For LEEMO, every aspect of life is reflected in art - subjective and constantly changing. Growing up near the Baltic Sea, the artist and graphic designer explored her dual German and Middle Eastern identities through art, taking classes in watercolours and portraiture. We spoke with her about growing up, her love for plants, and life somewhere between East and West.
Tell us a little bit about your childhood.
My parents are originally from Afghanistan. I was born in Germany and grew up by the Baltic Sea. As a kid I was a wild child. When I wasn't busy painting the walls and furniture in our home, I could always be found running around somewhere outdoors, never too far from the beach.
Growing up, one of my biggest challenges was that our family was unlike other people's families. We had a different belief system, rules, and values. When the war in Afghanistan broke out, everything that my parents had ever known, everything they had left behind, was buried in rubble. The members of our family that were still in Kabul had to flee. News of the deaths of friends or family members would reach us on a regular basis. Back then I already understood how lucky I was (and am) to be living in Germany.
At the time my family would take in refugee children on a regular basis. We sometimes housed wounded children who had only come to Germany for medical treatment. They were usually sent back once they’d been treated. These encounters had a strong impact on me and for years I refused to understand how life could be so unfair.
You have roots in both Europe and the Middle East. Describe your relationship to the two and how it is reflected in your art.
The concepts of identity and a sense of belonging have been recurrent themes throughout my entire life. I don’t feel affiliated with one nation in particular. This is probably because, unlike other young people with immigrant backgrounds in big cities, I was never really part of a specific community.
I simply feel human. And I feel connected to all people of the world, no matter where they are from. I guess this is just my attempt at understanding who I am.
As a teenager, finding a balance between the opposing cultures that I grew up exposed to, was a process. I understood that the roots to my more rebellious and angry side came from my emotionally charged Afghan heritage. This is the side of my personality that’s alive and full of energy.
My calmer Nordic nature, on the other hand, is responsible for my pragmatism and resilience. I think that my attempt to bring the two together is strongly reflected in my work. Both wild side with all its colours and movement and the more functional side with its order and grey-scales.
What is your favourite place in Hamburg?
I’ve been in love with the Steindamm (Hamburg’s most famous street) since childhood. It’s colourful, dirty, loud and multi-cultural. There’s always something going on and I can get everything there that my heart desires: Turkish hazelnuts, Afghan mulberries, Persian dates, yufka, amazing basmati rice, the most delicious döner, fresh fruit, seasonal vegetables...I always go completely crazy when I’m there, it’s great.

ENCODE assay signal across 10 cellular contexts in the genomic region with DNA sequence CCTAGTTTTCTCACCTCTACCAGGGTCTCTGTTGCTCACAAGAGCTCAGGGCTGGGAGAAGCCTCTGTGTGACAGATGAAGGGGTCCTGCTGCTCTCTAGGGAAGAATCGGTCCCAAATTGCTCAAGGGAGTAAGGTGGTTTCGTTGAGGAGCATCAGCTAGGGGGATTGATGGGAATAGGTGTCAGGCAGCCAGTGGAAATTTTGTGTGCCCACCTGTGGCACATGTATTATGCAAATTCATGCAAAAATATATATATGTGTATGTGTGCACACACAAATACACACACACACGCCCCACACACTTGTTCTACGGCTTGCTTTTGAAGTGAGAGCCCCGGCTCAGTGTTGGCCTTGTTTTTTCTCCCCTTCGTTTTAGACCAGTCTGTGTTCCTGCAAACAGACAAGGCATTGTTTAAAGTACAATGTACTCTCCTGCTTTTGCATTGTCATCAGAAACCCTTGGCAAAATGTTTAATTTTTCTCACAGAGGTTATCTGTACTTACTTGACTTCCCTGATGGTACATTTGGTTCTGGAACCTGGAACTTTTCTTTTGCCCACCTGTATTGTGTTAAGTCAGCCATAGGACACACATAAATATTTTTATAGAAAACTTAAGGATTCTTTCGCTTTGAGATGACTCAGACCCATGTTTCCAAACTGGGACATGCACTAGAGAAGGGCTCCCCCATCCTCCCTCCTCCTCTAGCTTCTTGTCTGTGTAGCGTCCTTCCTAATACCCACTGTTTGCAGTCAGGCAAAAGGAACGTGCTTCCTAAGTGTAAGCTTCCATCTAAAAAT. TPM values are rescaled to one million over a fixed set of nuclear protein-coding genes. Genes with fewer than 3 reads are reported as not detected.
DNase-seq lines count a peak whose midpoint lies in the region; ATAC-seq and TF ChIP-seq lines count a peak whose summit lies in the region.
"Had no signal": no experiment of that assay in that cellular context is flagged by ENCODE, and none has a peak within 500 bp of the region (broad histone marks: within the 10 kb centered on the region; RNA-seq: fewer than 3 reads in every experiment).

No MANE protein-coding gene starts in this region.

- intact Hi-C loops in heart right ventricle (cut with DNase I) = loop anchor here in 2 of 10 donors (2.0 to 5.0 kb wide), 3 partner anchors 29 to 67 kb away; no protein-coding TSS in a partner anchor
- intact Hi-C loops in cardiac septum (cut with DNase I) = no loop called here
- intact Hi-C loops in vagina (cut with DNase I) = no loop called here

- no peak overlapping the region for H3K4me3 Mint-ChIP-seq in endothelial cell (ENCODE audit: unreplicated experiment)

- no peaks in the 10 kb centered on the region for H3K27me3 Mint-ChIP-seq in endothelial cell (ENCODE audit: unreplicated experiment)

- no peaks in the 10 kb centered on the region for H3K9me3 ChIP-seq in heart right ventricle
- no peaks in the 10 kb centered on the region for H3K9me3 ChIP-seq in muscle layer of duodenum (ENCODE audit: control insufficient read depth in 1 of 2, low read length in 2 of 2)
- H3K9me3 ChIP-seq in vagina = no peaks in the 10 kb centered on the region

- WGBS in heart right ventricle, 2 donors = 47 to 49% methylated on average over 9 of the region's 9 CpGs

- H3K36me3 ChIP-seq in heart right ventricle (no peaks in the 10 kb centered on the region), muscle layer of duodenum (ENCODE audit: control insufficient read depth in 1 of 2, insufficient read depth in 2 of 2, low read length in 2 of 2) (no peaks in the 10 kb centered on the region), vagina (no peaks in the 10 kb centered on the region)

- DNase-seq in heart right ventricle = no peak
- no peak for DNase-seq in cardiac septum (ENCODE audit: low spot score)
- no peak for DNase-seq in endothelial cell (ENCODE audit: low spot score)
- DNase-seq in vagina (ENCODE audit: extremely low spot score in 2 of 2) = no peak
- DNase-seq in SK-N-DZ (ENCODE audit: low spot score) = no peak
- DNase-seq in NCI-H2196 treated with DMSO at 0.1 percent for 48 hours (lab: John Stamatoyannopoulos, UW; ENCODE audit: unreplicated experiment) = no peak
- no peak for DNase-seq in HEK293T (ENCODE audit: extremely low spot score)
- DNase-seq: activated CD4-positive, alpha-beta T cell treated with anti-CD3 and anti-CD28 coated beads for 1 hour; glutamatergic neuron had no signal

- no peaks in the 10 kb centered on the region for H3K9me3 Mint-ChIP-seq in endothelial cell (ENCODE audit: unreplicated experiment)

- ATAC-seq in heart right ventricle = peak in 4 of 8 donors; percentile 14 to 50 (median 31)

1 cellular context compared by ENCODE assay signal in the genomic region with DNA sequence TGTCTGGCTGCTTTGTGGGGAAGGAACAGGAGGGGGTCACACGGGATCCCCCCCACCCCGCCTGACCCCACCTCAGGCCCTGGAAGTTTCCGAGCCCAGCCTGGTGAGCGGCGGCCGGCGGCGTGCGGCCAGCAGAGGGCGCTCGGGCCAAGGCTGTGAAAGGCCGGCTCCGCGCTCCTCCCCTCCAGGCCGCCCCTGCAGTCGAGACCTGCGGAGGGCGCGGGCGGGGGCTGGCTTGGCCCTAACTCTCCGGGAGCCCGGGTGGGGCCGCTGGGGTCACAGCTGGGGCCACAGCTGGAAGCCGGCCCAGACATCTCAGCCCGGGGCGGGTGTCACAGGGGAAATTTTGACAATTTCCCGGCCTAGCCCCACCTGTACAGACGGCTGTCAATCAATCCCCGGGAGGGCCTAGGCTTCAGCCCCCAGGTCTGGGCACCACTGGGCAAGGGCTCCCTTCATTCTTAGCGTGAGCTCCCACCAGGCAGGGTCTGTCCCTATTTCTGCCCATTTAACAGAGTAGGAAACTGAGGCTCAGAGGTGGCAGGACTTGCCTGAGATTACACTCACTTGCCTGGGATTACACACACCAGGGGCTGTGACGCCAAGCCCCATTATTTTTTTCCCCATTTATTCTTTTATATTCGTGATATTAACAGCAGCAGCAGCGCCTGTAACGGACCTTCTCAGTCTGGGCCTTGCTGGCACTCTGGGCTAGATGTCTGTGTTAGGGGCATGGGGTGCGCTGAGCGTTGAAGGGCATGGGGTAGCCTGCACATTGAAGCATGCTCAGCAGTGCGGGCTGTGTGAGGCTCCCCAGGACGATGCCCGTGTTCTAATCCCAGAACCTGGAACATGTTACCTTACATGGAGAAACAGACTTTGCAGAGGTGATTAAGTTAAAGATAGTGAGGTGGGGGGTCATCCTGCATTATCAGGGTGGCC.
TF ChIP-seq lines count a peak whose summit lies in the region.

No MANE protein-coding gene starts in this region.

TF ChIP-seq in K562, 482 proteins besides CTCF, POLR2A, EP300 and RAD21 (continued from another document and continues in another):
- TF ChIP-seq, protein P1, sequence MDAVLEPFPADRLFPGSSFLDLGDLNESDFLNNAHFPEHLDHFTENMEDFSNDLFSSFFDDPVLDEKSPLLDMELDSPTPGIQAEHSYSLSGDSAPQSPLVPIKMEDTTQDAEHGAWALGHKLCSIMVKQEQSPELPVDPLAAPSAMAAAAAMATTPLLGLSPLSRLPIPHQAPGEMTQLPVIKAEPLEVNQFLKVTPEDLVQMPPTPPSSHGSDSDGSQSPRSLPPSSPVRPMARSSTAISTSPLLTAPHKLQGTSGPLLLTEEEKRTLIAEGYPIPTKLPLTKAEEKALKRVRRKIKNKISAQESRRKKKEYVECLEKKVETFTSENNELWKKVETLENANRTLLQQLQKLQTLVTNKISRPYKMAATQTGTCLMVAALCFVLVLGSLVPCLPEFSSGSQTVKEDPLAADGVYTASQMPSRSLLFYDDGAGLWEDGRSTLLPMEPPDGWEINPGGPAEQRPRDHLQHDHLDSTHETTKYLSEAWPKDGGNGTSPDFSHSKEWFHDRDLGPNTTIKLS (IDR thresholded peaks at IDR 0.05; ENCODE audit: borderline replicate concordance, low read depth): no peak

What is your favourite medium and why?
I have a weakness for pens and paper of all shapes and sizes. I’m usually a minimalist, but when it comes to stationery I just can’t help but be a little bit of a hoarder (okay, maybe a lot). Before going away on holiday I stock up on all kinds of sketchbooks, pens and pencils. Then I usually have to take out some of my clothes so that everything fits into my bag.
As a low-tech cyborg of the earliest hour I have an even more intense relationship with my iMac, my Eizo and my Wacom. I really value technology and I appreciate the opportunities it has provided us with. I think that that there’d be less arguments and frustration in the world if command-Z and command-S could be used in real life scenarios.
Some of your designs are very lively and colourful. Others are more minimalist or black and white. Where do these differences come from?
There’s always been a certain duality in my life: there is the world around me and the world that takes place within the walls of my home. While they can be quite opposing at times, both played a significant role in shaping my reality. It’s like the red line that draws itself through my life. I think that I’ll always be moving back and forth between the two, be it in life or in art.
How would you describe your relationship with patterns?
I have always been interested in decorations and patterns. When I was growing up our home was equipped with furniture from both the East and the West. I own a Kelim that’s been in every home I’ve lived in since I was a teenager. The colours are vibrant and positive, the patterns simple but edgy; they always gets me a in a good mood. Maybe I’m trying to reach something similar with my work.
What does the future have in store for you?
I don’t have any plans that are set in stone, but I’d like to go skydiving sometime soon. I’d also like to finally start planning the trip to Japan that I’ve been itching to do for a very long time. And I want to become more active in the social network sphere - I’ve been a bit anti-social there until now. Bright stuff on the horizon.